O.C.G.A. § 40-14-9 prohibits the operation within 300 feet of a speed limit reduction in an incorporated municipality.
In an incorporated municipality or inside a consolidated city-county government, operations are prohibited within 600 feet of a reduction in speed limit (O.C.G.A. § 40-14-9)
Except for highway work zones, no operations are permitted within 30 days of a new posting of a reduced speed. O.C.G.A. § 40-14-9)
There should be no operation on any portion of a highway where the grade exceeds 7 percent. (O.C.G.A. § 40-14-9)
Neither the operation of stationary speed detection devices from vehicles obstructed by approaching motorists nor the operation of stationary speed detection devices from vehicles that cannot be seen at least 500 feet away. (O.C.G.A. § 40-14-7)
A speed detection device cannot be used as a basis for the issuance of a citation unless the vehicle exceeds the speed limit by more than 10 miles per hour above the limit. There are a few exceptions, including (1) in schools with properly marked zones and close to school hours, (2) in historical districts with properly marked districts, and (3) in residential areas with properly marked districts. (O.C.G.A. § 40-14-8)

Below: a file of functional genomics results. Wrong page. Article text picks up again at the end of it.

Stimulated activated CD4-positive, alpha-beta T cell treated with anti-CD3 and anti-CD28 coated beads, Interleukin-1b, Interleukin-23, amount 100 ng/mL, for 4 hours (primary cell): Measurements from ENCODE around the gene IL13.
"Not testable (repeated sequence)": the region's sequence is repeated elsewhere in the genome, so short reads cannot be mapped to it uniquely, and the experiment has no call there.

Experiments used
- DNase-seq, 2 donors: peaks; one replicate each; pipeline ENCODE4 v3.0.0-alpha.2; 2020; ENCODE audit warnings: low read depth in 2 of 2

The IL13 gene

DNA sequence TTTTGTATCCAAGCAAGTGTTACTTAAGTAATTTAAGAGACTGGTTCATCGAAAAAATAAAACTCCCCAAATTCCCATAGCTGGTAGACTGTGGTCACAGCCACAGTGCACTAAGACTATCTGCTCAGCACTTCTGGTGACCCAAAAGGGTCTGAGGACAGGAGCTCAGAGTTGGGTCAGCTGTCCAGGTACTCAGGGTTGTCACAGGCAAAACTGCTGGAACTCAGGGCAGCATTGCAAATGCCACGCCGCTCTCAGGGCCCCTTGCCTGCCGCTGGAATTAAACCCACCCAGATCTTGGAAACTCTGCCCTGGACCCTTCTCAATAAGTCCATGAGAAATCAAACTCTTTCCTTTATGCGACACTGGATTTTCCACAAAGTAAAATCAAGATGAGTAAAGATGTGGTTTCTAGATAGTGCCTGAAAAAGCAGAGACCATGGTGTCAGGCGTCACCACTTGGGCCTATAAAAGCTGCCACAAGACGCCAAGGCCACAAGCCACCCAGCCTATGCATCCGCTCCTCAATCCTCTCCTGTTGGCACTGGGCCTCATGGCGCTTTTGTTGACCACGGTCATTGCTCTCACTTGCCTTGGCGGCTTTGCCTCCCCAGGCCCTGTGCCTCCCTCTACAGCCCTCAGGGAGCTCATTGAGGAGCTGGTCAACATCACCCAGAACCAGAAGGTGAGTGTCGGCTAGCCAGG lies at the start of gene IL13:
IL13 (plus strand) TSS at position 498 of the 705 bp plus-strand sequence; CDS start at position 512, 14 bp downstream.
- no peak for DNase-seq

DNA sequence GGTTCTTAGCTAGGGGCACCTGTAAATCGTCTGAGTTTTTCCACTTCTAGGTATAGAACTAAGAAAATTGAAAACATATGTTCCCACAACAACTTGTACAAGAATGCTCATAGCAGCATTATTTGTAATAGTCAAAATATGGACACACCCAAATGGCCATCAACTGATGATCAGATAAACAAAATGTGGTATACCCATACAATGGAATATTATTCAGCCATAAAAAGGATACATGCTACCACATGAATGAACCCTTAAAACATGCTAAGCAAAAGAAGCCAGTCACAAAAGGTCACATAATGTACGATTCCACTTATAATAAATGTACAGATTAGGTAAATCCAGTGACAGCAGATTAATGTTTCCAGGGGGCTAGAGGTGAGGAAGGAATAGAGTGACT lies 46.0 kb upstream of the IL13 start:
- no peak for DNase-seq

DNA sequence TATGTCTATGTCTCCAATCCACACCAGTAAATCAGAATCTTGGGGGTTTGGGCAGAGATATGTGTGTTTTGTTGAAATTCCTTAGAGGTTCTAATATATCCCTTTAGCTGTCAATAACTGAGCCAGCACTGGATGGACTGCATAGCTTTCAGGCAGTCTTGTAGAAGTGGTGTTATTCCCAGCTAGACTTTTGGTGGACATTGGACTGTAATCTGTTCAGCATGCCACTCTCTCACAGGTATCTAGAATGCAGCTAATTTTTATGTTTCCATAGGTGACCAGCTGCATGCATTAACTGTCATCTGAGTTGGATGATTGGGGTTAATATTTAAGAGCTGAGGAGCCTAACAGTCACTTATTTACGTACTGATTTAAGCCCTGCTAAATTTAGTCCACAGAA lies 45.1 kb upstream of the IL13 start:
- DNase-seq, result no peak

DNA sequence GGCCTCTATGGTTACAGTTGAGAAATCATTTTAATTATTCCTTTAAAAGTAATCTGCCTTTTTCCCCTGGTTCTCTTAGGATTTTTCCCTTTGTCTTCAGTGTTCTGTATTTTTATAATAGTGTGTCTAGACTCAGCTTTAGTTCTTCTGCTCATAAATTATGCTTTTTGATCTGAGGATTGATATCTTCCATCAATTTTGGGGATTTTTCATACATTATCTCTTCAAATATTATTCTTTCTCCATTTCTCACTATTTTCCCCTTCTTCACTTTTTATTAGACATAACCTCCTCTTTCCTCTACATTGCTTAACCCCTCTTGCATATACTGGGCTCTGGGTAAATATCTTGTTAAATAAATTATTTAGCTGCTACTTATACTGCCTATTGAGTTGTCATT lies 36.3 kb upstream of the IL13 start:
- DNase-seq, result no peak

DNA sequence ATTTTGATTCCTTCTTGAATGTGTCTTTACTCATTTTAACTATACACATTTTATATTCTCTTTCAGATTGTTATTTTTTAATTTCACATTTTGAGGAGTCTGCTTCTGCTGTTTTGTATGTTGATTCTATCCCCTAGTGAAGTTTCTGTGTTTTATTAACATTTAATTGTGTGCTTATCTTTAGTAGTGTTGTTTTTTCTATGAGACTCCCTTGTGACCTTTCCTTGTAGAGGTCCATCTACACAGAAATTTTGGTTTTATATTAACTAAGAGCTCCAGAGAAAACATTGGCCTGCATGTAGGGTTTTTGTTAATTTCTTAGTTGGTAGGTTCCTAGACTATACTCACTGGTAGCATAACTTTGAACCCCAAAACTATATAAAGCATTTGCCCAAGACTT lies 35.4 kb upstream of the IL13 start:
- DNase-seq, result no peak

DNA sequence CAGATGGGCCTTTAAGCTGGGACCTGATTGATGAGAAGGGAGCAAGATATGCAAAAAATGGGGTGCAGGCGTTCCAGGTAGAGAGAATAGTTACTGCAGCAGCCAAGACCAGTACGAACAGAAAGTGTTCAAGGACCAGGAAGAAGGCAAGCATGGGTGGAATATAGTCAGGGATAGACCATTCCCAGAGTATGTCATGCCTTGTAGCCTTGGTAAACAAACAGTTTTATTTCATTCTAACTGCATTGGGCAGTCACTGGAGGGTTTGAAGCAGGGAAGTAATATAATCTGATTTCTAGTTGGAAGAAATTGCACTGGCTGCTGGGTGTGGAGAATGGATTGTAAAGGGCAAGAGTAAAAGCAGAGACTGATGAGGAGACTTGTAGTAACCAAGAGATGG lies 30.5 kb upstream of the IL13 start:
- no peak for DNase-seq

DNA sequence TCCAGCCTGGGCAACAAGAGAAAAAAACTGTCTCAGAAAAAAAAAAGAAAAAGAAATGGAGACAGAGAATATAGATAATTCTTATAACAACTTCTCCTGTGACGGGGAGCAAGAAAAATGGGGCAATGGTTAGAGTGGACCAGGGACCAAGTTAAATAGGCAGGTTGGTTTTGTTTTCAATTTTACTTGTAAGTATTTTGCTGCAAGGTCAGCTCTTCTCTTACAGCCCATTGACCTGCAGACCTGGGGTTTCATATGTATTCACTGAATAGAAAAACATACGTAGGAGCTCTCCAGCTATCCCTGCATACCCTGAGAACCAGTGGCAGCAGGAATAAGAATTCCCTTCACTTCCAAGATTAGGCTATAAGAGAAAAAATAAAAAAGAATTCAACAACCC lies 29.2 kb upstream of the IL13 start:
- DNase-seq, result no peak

The Exceptions to These Rules
In order to avoid these limitations, there are a number of things that can be done.
State law enforcement is not subject to these rules of operation. It is possible for officers of the Georgia State Patrol to hide behind shrubs, trees, and low billboards while using their speed detection equipment. It is possible for them to operate in hilly areas as well. Because of the abundance of vehicles operating substantially above ten miles per hour, they probably would say that they don’t need to use such tactics.
As a way of ensuring that the agencies don’t exceed the financial limits, they can issue tickets for a wide range of other offenses: inoperable lights, not using wipes when it rains, obscured tags (films or plates), no insurance, expired tags, defective equipment, etc.
Modern radar and laser detection units are capable of detecting objects up to 300 or even 600 feet away. A primary concern when tracking a vehicle by line of sight is its size. Trucks, pickup trucks, and sedans can be detected by a radar speed detection unit up to a mile away, and tractor-trailers can be detected up to three-quarters of a mile away.
Radar Detection Devices
The average person may find it difficult to fight speeding tickets. The officer (and his or her radar gun) will often take your word against the officer’s. An experienced Georgia traffic lawyer can help you if you have recently been charged with speeding.
The police department’s laser or radar device was not properly maintained or calibrated, many people claim. Using this defense is tricky, as you need regulations, records from the police, and documentation about the device. Law enforcement traffic enforcement operations in Georgia can be alerted to by radar detectors and crowd-sourcing apps like Waze. Forewarned is forearmed.
Keeping your speed within posted limits is the most effective way to protect yourself. Although speeding on some interstates and Atlanta-area highways may not be as dangerous to your finances, it can be dangerous to your health and safety.